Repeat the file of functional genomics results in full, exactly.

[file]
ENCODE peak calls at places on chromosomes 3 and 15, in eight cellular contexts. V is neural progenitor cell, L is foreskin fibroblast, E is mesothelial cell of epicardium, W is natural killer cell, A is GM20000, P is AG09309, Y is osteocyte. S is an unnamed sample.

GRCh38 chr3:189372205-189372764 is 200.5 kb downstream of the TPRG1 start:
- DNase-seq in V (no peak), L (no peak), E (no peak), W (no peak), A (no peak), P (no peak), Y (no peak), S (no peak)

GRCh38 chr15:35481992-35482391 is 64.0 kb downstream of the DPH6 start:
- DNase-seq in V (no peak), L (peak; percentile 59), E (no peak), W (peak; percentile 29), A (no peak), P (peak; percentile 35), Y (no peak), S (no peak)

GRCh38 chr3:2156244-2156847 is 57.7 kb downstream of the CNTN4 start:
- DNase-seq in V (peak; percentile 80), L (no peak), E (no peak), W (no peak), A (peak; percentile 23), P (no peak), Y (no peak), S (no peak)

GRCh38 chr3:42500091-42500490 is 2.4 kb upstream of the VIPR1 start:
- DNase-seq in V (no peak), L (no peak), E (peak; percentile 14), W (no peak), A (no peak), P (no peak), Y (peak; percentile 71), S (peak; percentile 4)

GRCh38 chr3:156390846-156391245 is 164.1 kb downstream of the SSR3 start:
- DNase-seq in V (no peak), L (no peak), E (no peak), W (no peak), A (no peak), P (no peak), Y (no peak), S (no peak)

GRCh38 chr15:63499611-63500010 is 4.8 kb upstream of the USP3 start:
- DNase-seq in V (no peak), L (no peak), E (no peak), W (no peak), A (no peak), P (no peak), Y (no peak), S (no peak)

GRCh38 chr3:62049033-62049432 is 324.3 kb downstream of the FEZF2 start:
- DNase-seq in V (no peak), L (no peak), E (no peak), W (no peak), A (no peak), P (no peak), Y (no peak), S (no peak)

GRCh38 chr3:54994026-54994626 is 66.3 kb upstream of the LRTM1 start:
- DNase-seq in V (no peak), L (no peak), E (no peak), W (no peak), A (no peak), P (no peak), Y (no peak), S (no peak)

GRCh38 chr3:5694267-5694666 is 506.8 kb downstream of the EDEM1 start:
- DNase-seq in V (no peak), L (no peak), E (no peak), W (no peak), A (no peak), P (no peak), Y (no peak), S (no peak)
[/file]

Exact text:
ENCODE peak calls at places on chromosomes 3 and 15, in eight cellular contexts. V is neural progenitor cell, L is foreskin fibroblast, E is mesothelial cell of epicardium, W is natural killer cell, A is GM20000, P is AG09309, Y is osteocyte. S is an unnamed sample.

GRCh38 chr3:189372205-189372764 is 200.5 kb downstream of the TPRG1 start:
- DNase-seq in V (no peak), L (no peak), E (no peak), W (no peak), A (no peak), P (no peak), Y (no peak), S (no peak)

GRCh38 chr15:35481992-35482391 is 64.0 kb downstream of the DPH6 start:
- DNase-seq in V (no peak), L (peak; percentile 59), E (no peak), W (peak; percentile 29), A (no peak), P (peak; percentile 35), Y (no peak), S (no peak)

GRCh38 chr3:2156244-2156847 is 57.7 kb downstream of the CNTN4 start:
- DNase-seq in V (peak; percentile 80), L (no peak), E (no peak), W (no peak), A (peak; percentile 23), P (no peak), Y (no peak), S (no peak)

GRCh38 chr3:42500091-42500490 is 2.4 kb upstream of the VIPR1 start:
- DNase-seq in V (no peak), L (no peak), E (peak; percentile 14), W (no peak), A (no peak), P (no peak), Y (peak; percentile 71), S (peak; percentile 4)

GRCh38 chr3:156390846-156391245 is 164.1 kb downstream of the SSR3 start:
- DNase-seq in V (no peak), L (no peak), E (no peak), W (no peak), A (no peak), P (no peak), Y (no peak), S (no peak)

GRCh38 chr15:63499611-63500010 is 4.8 kb upstream of the USP3 start:
- DNase-seq in V (no peak), L (no peak), E (no peak), W (no peak), A (no peak), P (no peak), Y (no peak), S (no peak)

GRCh38 chr3:62049033-62049432 is 324.3 kb downstream of the FEZF2 start:
- DNase-seq in V (no peak), L (no peak), E (no peak), W (no peak), A (no peak), P (no peak), Y (no peak), S (no peak)

GRCh38 chr3:54994026-54994626 is 66.3 kb upstream of the LRTM1 start:
- DNase-seq in V (no peak), L (no peak), E (no peak), W (no peak), A (no peak), P (no peak), Y (no peak), S (no peak)

GRCh38 chr3:5694267-5694666 is 506.8 kb downstream of the EDEM1 start:
- DNase-seq in V (no peak), L (no peak), E (no peak), W (no peak), A (no peak), P (no peak), Y (no peak), S (no peak)